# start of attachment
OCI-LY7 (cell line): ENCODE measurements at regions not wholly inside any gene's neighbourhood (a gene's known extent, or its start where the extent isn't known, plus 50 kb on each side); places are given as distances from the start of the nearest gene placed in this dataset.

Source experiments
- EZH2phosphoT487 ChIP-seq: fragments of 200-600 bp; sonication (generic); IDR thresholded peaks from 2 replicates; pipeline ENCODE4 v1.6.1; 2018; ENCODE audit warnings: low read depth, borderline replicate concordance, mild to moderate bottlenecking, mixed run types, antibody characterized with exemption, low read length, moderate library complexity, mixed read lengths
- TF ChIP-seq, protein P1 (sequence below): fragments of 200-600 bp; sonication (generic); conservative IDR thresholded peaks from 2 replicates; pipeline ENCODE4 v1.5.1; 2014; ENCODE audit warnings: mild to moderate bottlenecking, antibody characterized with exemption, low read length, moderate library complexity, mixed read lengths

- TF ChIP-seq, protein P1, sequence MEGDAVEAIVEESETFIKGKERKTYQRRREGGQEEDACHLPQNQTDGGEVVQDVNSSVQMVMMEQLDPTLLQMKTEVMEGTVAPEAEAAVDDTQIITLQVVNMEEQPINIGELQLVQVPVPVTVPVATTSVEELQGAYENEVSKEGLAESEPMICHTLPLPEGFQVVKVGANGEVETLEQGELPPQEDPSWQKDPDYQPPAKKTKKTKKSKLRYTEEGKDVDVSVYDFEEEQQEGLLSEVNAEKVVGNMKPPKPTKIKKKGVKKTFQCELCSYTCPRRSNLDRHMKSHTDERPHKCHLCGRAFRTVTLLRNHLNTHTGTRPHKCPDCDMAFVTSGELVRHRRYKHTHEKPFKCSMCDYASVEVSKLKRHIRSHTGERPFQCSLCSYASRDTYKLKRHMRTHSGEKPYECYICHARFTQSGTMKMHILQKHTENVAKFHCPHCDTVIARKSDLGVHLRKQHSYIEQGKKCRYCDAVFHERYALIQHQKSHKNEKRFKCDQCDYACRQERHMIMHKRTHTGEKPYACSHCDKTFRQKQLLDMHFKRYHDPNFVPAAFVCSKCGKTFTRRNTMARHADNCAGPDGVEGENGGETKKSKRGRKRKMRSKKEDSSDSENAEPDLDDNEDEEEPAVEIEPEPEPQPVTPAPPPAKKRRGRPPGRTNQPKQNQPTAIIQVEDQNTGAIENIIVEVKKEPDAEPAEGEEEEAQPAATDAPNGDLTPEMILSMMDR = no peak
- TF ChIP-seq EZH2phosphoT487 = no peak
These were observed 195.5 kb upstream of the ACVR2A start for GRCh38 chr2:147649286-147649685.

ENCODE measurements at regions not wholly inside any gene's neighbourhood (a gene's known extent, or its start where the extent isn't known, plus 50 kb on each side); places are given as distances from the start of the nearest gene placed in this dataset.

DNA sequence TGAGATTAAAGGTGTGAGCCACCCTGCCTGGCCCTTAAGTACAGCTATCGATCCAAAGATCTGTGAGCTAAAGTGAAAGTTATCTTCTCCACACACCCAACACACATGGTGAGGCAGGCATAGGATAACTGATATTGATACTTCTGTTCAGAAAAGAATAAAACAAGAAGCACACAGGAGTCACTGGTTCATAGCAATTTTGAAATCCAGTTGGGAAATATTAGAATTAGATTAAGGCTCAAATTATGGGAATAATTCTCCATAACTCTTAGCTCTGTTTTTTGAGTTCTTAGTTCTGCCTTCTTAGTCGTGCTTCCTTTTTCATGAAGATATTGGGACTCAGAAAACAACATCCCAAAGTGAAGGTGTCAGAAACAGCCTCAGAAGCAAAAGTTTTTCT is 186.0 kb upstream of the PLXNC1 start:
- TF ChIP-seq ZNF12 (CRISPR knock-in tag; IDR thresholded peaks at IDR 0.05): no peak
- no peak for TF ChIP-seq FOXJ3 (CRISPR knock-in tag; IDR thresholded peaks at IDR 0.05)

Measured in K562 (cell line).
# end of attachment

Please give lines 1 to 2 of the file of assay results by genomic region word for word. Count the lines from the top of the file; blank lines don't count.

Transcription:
OCI-LY7 (cell line): ENCODE measurements at regions not wholly inside any gene's neighbourhood (a gene's known extent, or its start where the extent isn't known, plus 50 kb on each side); places are given as distances from the start of the nearest gene placed in this dataset.

Source experiments